What happens if Moore’s Law isn’t the only thing that matters? Are Harvard and Princeton architectures the only choices, especially as the world moves increasingly to parallel architectures? Whatever happened to the plethora of alternative architecture that thrived during the 1970’s and 1980’s? If Seymour Cray were alive today, what would he have developed? What is the Linux equivalent for computer architecture?
The “Santa Fe Project” is about challenging everything I learned in undergrad class, and everything that is taught in computer science books. As a matter of fact, there are a fair number of old, rusty, mildew-collecting books at the Santa Fe Institute in New Mexico that do nothing but talk about computer architectures. But they’re all the same, the only thing that ever changes are the number of registers, the bit width of the registers, and the amount of memory available to you.
There are some people that argue that because every computing machine is Turing Complete, it doesn’t make any sense to build anything else, you can “just emulate it all in software”. But that’s an awfully narrow-minded and usually impractically academic mentality. The problem is that software is intangible, it’s electronic. It’s not physical, so it doesn’t occupy meaningful physical space. It doesn’t interact directly with its environment, it doesn’t change its surroundings, and it doesn’t interact with users physically.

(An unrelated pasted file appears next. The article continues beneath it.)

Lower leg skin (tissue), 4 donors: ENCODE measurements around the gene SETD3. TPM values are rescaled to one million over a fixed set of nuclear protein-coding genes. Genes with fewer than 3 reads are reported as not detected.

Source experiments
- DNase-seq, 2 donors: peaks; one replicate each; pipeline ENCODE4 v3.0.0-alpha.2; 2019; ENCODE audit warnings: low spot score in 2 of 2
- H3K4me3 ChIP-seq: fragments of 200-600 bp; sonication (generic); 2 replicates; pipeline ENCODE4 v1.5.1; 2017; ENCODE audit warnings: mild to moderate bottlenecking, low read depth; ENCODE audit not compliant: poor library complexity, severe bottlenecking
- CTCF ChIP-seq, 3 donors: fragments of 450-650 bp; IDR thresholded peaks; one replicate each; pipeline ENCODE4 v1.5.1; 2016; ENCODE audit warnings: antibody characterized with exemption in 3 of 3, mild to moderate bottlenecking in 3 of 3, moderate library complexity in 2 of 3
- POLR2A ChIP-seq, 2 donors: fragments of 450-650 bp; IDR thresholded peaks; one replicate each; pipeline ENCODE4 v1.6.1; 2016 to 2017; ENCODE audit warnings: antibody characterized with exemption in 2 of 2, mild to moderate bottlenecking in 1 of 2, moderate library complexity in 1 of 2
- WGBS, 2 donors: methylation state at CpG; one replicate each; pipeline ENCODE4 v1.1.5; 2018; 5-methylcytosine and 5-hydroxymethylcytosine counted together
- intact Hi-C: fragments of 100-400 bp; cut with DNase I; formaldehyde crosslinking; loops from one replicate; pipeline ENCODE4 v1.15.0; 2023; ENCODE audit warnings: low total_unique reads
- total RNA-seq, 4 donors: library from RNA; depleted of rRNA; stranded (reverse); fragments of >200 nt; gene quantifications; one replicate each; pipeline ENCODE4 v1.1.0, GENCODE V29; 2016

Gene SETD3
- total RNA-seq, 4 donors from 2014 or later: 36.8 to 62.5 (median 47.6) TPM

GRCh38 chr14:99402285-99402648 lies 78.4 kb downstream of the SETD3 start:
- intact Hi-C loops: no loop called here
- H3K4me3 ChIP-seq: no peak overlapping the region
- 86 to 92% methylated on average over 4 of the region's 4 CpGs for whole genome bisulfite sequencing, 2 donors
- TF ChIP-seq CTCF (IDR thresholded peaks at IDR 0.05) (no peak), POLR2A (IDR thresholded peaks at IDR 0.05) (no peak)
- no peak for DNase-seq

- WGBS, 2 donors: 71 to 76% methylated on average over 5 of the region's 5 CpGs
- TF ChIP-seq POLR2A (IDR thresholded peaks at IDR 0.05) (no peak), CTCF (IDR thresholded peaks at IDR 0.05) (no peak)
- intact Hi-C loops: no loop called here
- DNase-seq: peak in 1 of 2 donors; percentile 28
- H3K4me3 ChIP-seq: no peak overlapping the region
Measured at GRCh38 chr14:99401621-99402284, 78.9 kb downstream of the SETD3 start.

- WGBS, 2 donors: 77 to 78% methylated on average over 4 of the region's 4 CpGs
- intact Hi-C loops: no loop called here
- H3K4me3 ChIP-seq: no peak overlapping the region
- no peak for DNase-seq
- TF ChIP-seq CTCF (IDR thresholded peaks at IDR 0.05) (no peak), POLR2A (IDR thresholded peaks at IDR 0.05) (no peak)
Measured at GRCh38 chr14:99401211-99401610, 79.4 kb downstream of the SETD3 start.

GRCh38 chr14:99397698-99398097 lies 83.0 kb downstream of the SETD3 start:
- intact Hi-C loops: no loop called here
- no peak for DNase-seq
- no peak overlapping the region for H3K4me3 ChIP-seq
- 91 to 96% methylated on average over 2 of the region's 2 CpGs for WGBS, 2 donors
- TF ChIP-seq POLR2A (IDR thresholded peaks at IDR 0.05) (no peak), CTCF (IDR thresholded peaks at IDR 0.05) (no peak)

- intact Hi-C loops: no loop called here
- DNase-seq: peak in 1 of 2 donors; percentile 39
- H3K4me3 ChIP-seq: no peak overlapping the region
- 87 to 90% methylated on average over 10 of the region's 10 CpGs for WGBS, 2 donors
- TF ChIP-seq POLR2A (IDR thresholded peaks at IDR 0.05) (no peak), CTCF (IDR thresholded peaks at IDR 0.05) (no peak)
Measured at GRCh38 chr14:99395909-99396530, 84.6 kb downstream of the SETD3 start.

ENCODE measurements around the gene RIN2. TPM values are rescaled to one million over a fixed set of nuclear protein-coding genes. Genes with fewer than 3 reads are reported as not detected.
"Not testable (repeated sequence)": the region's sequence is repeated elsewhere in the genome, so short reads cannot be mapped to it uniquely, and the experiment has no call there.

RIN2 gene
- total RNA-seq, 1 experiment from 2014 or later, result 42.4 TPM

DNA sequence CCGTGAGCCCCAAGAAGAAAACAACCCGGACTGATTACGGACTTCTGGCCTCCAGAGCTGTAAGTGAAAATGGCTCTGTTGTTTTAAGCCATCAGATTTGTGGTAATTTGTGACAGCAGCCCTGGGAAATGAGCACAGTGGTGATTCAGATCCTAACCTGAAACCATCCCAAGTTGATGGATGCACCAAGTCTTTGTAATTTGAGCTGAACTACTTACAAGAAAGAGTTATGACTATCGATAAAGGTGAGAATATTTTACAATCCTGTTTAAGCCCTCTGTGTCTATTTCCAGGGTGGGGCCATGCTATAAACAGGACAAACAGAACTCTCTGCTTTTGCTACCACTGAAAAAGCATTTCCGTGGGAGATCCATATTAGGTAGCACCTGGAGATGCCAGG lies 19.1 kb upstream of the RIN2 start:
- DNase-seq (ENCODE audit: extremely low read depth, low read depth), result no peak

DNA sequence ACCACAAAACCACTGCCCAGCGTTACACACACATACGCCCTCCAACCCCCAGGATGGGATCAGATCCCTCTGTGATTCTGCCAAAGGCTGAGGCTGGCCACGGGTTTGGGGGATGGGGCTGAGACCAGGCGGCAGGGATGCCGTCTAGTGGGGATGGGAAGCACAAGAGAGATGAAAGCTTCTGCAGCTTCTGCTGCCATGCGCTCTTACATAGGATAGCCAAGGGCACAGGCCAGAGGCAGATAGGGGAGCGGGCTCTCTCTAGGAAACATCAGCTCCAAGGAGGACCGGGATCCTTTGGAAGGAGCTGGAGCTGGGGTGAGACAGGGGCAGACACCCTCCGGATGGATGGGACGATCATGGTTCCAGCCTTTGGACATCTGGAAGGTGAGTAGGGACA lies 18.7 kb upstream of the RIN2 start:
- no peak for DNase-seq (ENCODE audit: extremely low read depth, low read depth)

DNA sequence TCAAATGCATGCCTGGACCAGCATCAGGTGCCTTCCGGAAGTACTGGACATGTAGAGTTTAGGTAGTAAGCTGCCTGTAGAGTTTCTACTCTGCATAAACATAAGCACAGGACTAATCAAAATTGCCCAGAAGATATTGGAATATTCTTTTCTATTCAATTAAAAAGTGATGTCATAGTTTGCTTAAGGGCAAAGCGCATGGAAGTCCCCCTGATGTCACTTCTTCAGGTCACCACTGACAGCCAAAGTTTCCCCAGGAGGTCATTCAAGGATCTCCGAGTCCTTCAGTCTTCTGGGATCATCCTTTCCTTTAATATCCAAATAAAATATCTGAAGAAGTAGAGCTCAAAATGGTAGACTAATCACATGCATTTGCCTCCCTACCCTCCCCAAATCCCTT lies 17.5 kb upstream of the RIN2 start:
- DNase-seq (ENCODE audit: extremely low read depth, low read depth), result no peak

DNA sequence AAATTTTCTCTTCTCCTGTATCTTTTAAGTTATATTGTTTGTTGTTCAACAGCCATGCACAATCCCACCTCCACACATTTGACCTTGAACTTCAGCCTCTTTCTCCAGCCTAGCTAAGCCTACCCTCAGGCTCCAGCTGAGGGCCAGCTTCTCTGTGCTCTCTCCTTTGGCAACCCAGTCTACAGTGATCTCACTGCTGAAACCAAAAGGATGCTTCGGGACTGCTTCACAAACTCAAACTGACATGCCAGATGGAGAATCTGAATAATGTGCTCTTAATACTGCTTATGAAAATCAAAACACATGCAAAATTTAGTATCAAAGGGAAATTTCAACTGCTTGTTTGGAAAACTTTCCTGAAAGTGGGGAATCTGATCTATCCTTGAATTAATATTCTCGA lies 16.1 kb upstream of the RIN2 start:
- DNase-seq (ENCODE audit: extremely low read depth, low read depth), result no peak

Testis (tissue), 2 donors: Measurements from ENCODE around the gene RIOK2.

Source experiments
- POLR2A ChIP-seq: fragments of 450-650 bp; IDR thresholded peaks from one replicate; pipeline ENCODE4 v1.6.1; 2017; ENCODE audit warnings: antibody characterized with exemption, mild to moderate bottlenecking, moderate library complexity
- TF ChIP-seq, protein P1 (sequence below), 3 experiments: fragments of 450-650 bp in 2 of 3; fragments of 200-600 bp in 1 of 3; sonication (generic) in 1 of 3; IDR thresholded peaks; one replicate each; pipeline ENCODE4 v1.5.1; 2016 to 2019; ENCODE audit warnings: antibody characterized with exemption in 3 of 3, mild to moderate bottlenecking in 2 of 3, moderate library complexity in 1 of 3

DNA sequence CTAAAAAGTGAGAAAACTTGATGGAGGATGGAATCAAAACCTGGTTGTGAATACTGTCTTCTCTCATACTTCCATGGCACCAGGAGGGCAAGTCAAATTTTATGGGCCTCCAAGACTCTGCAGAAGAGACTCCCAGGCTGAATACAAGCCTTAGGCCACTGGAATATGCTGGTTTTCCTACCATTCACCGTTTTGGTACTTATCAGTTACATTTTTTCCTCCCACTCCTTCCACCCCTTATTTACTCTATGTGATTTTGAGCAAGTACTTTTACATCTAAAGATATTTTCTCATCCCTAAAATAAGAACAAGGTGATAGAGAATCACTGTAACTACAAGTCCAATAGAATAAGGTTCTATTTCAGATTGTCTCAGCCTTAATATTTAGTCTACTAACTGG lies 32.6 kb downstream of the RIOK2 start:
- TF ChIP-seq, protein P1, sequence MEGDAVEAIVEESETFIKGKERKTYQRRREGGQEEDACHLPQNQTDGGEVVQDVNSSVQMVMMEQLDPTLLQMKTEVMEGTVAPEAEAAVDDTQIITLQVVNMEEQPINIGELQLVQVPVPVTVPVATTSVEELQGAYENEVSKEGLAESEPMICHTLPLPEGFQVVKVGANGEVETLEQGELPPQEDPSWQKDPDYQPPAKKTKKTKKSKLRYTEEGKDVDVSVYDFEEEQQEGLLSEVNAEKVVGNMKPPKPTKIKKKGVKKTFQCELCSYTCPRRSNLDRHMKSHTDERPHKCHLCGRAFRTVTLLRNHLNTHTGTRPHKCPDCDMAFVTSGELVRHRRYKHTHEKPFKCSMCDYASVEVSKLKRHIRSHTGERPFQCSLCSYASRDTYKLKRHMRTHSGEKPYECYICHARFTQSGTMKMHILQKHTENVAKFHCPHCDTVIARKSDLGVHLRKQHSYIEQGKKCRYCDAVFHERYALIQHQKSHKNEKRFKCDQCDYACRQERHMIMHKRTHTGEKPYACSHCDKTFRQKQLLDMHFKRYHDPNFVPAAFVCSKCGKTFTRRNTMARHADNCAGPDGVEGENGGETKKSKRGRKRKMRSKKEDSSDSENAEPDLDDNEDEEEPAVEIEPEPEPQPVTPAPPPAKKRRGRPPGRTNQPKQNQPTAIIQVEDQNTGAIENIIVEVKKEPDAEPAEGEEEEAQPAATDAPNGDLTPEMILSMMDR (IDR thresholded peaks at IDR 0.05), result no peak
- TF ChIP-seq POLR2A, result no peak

What would a computer look like if it was a complex adaptive system that existed in real, 3 dimensional physical space?
Over the next 2 months, Chris, Mike, Omar, Justin, Matt, and Dave Ackley are going to try to challenge everything we know, by intentionally “undoing” computation. The Santa Fe Project will be as much a mental challenge as it will be about physical hardware design and software design.
And while all of this is happening, Dave Ackley is going to host a course at the University of New Mexico, in the computer science lab. Everything we build and develop, and test, and explore, we will launch immediately to the University of New Mexico and at the Santa Fe Institute. In fact, he’s been working on a syllabus, and we’ll talk all about the research and projects here on the blog.